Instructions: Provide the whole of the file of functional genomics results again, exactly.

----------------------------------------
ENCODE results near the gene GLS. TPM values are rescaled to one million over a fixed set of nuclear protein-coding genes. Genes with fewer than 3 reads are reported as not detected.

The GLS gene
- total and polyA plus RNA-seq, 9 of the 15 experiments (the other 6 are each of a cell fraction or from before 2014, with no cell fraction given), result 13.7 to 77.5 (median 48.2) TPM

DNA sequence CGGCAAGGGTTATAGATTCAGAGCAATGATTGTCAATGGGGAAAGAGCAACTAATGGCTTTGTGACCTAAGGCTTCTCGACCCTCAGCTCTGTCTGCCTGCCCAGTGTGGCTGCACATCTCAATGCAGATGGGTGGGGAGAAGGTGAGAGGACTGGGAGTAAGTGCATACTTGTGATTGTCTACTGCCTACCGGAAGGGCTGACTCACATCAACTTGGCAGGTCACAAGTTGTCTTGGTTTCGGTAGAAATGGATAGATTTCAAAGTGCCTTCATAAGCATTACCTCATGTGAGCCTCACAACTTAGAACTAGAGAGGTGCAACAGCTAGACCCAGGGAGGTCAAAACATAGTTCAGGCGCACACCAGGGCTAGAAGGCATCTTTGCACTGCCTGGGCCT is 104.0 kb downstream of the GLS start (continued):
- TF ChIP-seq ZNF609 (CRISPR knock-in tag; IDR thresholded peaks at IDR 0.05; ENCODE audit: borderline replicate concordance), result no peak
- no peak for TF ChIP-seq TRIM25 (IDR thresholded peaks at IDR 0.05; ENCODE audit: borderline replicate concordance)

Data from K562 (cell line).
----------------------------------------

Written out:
ENCODE results near the gene GLS. TPM values are rescaled to one million over a fixed set of nuclear protein-coding genes. Genes with fewer than 3 reads are reported as not detected.

The GLS gene
- total and polyA plus RNA-seq, 9 of the 15 experiments (the other 6 are each of a cell fraction or from before 2014, with no cell fraction given), result 13.7 to 77.5 (median 48.2) TPM

DNA sequence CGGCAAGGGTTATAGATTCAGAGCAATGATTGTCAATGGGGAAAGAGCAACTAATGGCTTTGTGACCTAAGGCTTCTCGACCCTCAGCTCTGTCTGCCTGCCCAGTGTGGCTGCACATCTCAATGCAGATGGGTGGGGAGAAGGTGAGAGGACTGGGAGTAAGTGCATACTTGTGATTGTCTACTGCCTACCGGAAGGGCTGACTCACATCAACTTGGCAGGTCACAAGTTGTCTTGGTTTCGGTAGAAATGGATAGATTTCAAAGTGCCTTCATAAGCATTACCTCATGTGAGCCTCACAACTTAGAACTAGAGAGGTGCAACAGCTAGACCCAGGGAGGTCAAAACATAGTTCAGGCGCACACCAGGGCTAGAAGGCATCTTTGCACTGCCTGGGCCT is 104.0 kb downstream of the GLS start (continued):
- TF ChIP-seq ZNF609 (CRISPR knock-in tag; IDR thresholded peaks at IDR 0.05; ENCODE audit: borderline replicate concordance), result no peak
- no peak for TF ChIP-seq TRIM25 (IDR thresholded peaks at IDR 0.05; ENCODE audit: borderline replicate concordance)

Data from K562 (cell line).